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I don't pretend to be a electronics expert I just know what my 3.5 cf frig uses according to the inverter remote readout.The amp rating for the 12 volt unit is fron the spec sheet And yes is it is a huge difference
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Old 01-08-2009, 09:25   #22
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Engel, Engel, Engel or Engel. For the best working, most trouble free, energy sipping, next to bullet proof piece of equipment I suggest, you guessed it, ENGEL.

They can be plugged into both 12v and 110v at the same time. If the 110v fails it will automatically switch to 12v saving all your beer from the heat.

Mine(mod35) has been running for 2 years nonstop. I use it in the boat and then in the camper when travelling or, like this weekend, at my kids new but unfinished house for a birthday party involving icecream(and of course, beer). An oil field worker friend of mine turned me on to Engel a few years back. His is about the same model as mine but looks like its been dragged behind the truck. It has been dropped, kicked and generally knocked around in the back of his truck for a bunch of years and other than having to replace the lid(it got lost somehow) it still works flawlessly.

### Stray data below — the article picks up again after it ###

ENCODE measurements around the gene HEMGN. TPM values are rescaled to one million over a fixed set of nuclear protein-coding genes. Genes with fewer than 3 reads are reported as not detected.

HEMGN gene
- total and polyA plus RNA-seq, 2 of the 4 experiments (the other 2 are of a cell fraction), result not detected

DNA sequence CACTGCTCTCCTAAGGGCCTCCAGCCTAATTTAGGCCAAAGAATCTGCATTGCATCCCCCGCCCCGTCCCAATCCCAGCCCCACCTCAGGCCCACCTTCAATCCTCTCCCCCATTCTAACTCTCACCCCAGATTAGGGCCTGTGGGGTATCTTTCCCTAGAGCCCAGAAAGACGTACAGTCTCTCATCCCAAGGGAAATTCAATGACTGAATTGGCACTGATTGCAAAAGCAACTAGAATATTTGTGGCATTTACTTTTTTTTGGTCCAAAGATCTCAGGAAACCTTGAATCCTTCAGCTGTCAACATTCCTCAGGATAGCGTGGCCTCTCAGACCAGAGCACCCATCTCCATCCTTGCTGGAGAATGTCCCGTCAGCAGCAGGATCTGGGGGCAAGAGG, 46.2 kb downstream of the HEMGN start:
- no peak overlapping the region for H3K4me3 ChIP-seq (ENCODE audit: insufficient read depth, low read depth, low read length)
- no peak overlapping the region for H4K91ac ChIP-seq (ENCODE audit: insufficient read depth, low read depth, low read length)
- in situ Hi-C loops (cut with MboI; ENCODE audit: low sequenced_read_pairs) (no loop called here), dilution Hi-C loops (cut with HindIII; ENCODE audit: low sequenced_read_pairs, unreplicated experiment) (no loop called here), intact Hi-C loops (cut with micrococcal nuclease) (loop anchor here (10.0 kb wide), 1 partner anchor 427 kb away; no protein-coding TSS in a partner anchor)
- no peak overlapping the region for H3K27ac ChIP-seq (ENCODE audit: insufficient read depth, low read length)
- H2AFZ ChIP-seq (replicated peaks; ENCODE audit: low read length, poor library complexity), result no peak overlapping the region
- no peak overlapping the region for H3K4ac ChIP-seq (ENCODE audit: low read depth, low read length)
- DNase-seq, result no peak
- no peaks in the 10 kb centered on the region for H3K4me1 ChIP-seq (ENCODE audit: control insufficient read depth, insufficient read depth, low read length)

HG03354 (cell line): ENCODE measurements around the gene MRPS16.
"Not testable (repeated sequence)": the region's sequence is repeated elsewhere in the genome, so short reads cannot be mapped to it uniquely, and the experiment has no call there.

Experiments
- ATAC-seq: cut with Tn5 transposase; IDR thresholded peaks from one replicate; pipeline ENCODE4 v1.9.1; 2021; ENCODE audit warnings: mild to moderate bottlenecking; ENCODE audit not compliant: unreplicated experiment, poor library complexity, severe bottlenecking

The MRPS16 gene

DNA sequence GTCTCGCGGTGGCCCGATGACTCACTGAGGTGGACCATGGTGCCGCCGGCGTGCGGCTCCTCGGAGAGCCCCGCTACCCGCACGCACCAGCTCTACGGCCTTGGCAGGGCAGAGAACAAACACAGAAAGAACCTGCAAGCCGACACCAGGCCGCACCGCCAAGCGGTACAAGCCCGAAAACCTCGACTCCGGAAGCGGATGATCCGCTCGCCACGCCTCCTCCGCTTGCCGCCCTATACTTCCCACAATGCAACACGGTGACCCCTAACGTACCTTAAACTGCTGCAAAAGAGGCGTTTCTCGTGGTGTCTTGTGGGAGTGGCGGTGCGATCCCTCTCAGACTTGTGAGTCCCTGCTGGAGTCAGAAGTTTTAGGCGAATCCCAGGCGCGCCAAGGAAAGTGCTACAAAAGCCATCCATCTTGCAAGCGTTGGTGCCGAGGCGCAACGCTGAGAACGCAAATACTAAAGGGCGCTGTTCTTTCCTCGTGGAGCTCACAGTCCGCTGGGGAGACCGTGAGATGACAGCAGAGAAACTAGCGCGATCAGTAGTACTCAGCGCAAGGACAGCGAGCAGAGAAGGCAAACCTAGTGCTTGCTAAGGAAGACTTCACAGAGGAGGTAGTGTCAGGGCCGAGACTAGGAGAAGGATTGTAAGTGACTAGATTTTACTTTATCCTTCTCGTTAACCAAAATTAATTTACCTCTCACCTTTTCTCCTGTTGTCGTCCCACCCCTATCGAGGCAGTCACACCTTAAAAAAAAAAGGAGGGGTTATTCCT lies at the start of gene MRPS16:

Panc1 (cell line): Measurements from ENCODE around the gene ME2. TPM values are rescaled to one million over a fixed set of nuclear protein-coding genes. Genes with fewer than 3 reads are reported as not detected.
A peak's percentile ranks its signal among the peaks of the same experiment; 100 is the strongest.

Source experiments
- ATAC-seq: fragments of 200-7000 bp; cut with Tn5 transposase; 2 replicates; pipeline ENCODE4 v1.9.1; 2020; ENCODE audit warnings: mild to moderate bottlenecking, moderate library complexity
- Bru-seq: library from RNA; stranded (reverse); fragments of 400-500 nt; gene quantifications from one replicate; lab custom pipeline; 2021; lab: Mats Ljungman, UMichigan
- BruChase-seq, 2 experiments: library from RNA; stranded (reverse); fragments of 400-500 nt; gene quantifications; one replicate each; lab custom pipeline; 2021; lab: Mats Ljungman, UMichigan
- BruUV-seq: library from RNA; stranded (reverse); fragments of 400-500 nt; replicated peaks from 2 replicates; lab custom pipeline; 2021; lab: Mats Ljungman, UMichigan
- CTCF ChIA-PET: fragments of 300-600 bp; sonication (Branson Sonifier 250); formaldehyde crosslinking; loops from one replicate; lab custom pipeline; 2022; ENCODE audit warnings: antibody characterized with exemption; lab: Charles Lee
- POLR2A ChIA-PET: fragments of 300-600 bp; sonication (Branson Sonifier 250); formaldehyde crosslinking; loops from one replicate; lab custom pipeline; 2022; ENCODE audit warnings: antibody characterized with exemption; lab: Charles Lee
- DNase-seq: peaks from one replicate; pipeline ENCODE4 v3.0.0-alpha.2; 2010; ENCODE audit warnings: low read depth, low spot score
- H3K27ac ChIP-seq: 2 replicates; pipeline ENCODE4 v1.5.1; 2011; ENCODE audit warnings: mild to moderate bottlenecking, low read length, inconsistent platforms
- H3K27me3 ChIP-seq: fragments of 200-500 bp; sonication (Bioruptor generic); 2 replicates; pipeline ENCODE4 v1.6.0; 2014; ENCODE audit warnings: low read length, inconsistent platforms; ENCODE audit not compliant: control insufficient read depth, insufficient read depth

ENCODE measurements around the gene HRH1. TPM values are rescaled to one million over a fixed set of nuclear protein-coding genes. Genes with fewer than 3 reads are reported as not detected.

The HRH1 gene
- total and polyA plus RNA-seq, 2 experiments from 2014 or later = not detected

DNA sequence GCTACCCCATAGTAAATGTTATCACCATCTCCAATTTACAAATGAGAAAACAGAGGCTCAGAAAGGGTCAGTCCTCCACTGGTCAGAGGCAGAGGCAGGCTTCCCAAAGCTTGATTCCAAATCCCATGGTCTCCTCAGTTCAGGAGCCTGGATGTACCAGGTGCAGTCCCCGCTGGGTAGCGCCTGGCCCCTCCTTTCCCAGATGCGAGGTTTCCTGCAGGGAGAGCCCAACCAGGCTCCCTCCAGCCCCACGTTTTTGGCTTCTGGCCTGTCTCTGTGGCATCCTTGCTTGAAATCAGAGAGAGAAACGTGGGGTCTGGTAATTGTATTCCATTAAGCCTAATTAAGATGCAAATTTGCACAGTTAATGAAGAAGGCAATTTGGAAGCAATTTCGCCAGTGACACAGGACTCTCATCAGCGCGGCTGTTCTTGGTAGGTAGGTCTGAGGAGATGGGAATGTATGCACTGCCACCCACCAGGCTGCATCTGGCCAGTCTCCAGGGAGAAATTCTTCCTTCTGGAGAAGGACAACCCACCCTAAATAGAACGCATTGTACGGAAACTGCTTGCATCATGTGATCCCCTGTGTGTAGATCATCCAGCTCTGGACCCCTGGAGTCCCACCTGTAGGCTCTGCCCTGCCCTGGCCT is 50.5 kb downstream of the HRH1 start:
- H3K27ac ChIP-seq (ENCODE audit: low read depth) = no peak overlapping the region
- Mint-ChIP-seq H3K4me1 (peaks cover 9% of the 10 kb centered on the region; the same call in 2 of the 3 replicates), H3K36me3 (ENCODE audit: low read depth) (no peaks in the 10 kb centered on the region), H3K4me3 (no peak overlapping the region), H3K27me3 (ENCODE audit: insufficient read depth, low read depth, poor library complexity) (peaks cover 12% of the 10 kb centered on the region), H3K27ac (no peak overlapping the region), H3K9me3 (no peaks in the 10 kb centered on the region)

Its toughness is what sold me.

It keeps my beer cold and will freeze whatever I want hard as a brick. They come in several sizes, mostly to big for my boat. You may consider them small but remember you won't have all that ice in there taking up space for, you guessed it, more beer.

Mine is about the same size as the usual upright kind of fridge you can get from West and such, but is top loading. This helps keep the cold in the box if nothing else.

They draw about half of what the AddledBugger types do and are about the same price and dont break at the first bump because they have only one moving part.

There are a couple of other manufacturers but I have no experience with them.

As you may guess I love my Engel. It rates right up there next to the tiller pilot for most useful things on my boat. Just behind the sails and ahead of the Dickinson propane stove.

I have no financial interest in any of the brands mentioned other than having bought them but they work well and that makes me happy..........m
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Old 01-08-2009, 15:19   #23
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Does an Engel (or similar unit) require any airflow? Or could it be placed inside a large icebox? It would not be tight on the sides, but would not get any moving air either.
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Old 01-08-2009, 16:01   #24